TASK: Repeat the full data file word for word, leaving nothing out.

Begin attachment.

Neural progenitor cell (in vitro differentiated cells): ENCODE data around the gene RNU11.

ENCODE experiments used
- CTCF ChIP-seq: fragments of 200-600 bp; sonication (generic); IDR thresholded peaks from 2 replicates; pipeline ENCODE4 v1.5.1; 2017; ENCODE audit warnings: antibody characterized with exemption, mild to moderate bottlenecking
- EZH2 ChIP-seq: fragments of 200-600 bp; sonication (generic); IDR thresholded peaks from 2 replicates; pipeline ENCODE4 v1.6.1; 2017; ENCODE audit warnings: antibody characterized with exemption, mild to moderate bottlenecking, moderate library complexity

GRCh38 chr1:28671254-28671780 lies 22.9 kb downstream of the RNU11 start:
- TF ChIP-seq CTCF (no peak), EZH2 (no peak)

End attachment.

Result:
Neural progenitor cell (in vitro differentiated cells): ENCODE data around the gene RNU11.

ENCODE experiments used
- CTCF ChIP-seq: fragments of 200-600 bp; sonication (generic); IDR thresholded peaks from 2 replicates; pipeline ENCODE4 v1.5.1; 2017; ENCODE audit warnings: antibody characterized with exemption, mild to moderate bottlenecking
- EZH2 ChIP-seq: fragments of 200-600 bp; sonication (generic); IDR thresholded peaks from 2 replicates; pipeline ENCODE4 v1.6.1; 2017; ENCODE audit warnings: antibody characterized with exemption, mild to moderate bottlenecking, moderate library complexity

GRCh38 chr1:28671254-28671780 lies 22.9 kb downstream of the RNU11 start:
- TF ChIP-seq CTCF (no peak), EZH2 (no peak)